After 'Chandni Bar' it is sunshine time
IF YOU think why Atul Kulkarni, in all his films, be it "Chandni Bar", "Dum" or now "Satta", appears an intriguing, politically inclined man it has reasons. He has been "closely following politics" since his school days. Not only because he has been "differently interested in it" but also because he could be a politician if not an actor.
Take his statement as a possible hint for entering politics and he makes you think otherwise. "As a commoner you cannot escape from politics. Now everything is linked with it. Be it culture or agriculture. Moreover, I feel we should be sensible enough to know the leader who is leading us, who is taking decisions on our behalf, right?"
Atul, 33, is still basking under the glory of National Award for "Chandni Bar" and a powerful, parallel role opposite Vivek Oberoi in "Dum". "Chandni Bar" has definitely proved to be a milestone in his career. "It has changed the course of my career. I have been bestowed with titles of a definite good actor and its commercial success has changed the way people think these days. It is very stimulating," says the actor in New Delhi recently for the promotion of "Satta".
He can tell you exactly how people in small towns have grown educated about films. "Earlier, they would talk about stories and scenes, now they discuss in terms of shots, lights and focus if a film flops. I think television has educated them a lot. For a director such responses are very encouraging."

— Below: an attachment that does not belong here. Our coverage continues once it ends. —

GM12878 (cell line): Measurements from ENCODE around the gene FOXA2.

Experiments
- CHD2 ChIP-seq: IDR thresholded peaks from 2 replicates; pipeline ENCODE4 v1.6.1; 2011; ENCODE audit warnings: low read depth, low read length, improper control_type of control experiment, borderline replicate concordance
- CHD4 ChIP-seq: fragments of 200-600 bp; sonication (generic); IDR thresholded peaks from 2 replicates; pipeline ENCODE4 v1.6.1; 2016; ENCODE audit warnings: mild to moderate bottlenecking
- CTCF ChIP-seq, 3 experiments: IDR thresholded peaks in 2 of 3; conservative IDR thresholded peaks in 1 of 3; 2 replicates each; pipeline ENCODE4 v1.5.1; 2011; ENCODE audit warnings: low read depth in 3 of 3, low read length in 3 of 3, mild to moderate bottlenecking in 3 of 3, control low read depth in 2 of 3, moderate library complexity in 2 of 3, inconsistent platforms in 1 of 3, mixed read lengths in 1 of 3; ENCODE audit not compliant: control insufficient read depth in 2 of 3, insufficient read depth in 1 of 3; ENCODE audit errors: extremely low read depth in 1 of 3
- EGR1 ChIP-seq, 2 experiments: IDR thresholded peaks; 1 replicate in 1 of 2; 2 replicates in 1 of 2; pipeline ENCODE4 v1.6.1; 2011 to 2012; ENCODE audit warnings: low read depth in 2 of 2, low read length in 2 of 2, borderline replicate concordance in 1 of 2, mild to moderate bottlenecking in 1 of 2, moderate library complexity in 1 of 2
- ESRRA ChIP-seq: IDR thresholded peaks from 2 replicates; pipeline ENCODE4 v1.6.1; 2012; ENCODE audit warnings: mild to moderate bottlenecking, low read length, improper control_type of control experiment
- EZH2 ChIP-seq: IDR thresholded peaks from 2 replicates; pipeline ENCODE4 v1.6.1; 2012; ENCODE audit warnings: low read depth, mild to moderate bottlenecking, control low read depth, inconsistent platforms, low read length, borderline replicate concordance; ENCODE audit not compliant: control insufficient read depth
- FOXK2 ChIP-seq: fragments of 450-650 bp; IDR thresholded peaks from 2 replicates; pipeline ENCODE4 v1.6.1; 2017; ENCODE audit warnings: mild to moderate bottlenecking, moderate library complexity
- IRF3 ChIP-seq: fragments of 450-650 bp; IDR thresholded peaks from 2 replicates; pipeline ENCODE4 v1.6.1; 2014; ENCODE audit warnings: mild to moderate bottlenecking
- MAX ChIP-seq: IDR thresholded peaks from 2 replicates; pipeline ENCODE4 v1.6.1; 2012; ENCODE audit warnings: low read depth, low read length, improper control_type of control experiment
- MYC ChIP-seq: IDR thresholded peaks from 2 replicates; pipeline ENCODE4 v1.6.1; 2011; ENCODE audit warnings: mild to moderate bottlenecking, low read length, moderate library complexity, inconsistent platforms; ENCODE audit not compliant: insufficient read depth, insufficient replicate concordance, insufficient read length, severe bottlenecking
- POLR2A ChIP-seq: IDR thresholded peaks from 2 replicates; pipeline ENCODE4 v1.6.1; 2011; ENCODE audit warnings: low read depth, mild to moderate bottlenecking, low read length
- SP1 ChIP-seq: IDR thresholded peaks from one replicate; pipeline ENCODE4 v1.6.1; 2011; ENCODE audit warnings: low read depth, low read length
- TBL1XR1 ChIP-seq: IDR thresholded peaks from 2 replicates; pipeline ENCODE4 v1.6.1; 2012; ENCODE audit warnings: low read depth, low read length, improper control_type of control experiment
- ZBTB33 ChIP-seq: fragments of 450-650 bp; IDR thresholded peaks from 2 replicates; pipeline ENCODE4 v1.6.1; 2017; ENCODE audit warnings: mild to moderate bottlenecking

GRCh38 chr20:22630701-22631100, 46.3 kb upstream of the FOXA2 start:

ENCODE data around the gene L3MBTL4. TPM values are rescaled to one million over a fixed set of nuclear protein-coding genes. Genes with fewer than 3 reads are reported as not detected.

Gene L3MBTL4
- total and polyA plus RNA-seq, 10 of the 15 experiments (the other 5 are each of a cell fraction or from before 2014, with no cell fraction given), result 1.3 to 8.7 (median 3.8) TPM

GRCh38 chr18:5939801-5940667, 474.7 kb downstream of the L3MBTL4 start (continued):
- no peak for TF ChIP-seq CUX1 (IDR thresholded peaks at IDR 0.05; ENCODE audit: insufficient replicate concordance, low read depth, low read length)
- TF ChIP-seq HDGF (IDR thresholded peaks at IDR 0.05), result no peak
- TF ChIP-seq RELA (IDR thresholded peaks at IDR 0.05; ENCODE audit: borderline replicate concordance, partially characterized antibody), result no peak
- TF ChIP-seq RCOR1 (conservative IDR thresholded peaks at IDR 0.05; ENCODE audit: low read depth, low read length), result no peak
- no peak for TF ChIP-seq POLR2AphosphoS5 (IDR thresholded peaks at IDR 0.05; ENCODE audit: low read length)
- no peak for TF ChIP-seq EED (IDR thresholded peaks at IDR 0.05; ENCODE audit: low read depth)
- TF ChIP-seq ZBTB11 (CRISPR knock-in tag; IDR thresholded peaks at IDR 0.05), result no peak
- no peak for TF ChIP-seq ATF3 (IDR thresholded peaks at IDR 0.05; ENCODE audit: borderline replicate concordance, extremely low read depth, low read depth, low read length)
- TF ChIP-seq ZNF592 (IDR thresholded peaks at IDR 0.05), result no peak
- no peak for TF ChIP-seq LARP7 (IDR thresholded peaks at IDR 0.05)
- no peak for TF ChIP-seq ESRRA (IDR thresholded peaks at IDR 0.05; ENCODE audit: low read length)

Ask this Sholapur man why he has been into theatres for 15 years, he will tell you that it is his first love and for him plays were never a stepping-stone to films. "It is because we don't have good playwrights. See Marathi commercial theatre is so successful as compared to Hindi."
This National School of Drama graduate has his own opinion about films made on non-resident Indians. "Such films always have a niche audience because they are made keeping only them in mind. That much audience is sufficient for the success of the film. It also brings back money spent in making it.
The truth is India has grown so wide in its taste in films that it is getting increasingly difficult for a director to please everyone."
Well, is he cut out for running around trees type roles? "Well, does my face allow, you tell me?" he retorts, laughing all the way.
A past lecturer in a Sholapur College for six years, he writes poems and short stories too. "I have written six poems and short stories so far," says this die-hard fan of Gulzar.
Though he says he is still not busy like celebrated actors so he can afford to take a Sunday off from work. But see the list of films he has on hand and decide. Mahesh Dattani's English film "Mango Souffle" that talks of sex life in metropolitan cities, "88 Antop Hills, a suspense thriller in which he plays a bank official charged with murder. Raj Kumar Santoshi's "Khaki", one English film by Madhu Ambit and Rakesh Mehra's "Rang De Basanti".
RANA A. SIDDIQUI
Send this article to Friends by